And like those grumbling Israelites, I keep complaining about the things I find filling up my proverbial plate, all while insisting God simply remove them and replace them with the things I want instead. I don’t want a sick, dysfunctional digestive system. I don’t want a life long battle with chronic conditions; I don’t want to take pills everyday; I don’t want to have surgery; I don’t want to have kids with food allergies; I don’t want to live in fear of gluten or peanuts or milk or any of the other allergens that cause serious problems in our household. I want a healthy body, and I want our kids to have healthy bodies too, and it doesn’t seem like an unreasonable request, either. I want to like what is on my plate, and I just plain don’t. And in the middle of it, I am convinced God is telling me the same thing we tell Mia every day: I won’t always give you what you want, but I will always give you what you need.

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Last week, I went to bed hungry, so to speak, sulking and angry because I was just so over what is filling my proverbial plate these days. Finally, finally, after months of feeling crazy, my GI doctor discovered I have biliary dyskinesia, which basically means my gall bladder is not working. Since I don’t have gall stones, I have been presenting with a mysterious symptoms that no one understands. Test after test after test insisted nothing was wrong with me, which clearly I knew wasn’t true. Either the doctors were terrible at their job or this phantom pain was a psychological invention, not a physical reality. But a HIDA scan showed the truth: my gall bladder wasn’t functioning correctly and out it must come. I had never been so happy to hear bad news.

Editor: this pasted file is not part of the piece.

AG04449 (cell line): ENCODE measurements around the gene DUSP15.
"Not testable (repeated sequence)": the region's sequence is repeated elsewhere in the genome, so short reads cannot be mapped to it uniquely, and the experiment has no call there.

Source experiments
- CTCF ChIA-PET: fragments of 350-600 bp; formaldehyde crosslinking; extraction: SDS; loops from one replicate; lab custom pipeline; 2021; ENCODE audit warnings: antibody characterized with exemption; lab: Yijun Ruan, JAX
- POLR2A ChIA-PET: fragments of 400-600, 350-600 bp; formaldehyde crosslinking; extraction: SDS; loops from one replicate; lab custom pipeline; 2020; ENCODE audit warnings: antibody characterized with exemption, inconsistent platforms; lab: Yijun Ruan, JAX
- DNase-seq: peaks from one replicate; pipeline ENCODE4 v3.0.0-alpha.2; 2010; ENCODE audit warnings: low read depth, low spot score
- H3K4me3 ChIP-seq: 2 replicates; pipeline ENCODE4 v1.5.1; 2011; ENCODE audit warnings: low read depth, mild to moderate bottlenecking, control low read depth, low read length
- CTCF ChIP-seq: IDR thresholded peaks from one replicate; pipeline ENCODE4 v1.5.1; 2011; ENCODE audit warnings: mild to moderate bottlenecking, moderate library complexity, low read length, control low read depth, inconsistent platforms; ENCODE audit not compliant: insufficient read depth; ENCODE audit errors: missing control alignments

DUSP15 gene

Two days after surgery I was fretting over the level of pain I did not expect. Unrealistic expectations of a quick and easy recovery made my post-op pain feel like a death sentence. In the middle of it, I flung myself out of bed to help you find the emergency medicine bag; you were flustered and rushed, and the gravity of the situation forced me to move faster than perhaps my still-recovering body should have moved. But when Emery laid in your arms, swollen and floppy, eyes closed and unresponsive, I forgot about my own pain and flew to find the Epi Pen and administered it without reservation, even though I knew the sudden poke would hurt Emery. The fact that he would not enjoy the sudden sting of that shot paled in comparison to the reality that worse things would happen if I chose his comfort over what was best for him. His tears were a necessary problem to have in a grave situation like that. The tears told us he was alive. The tears, perhaps, even saved his life. I put something on his plate he didn’t want: pain. But I know things he doesn’t know. I won’t always give him what he wants, but I will always give him what he needs.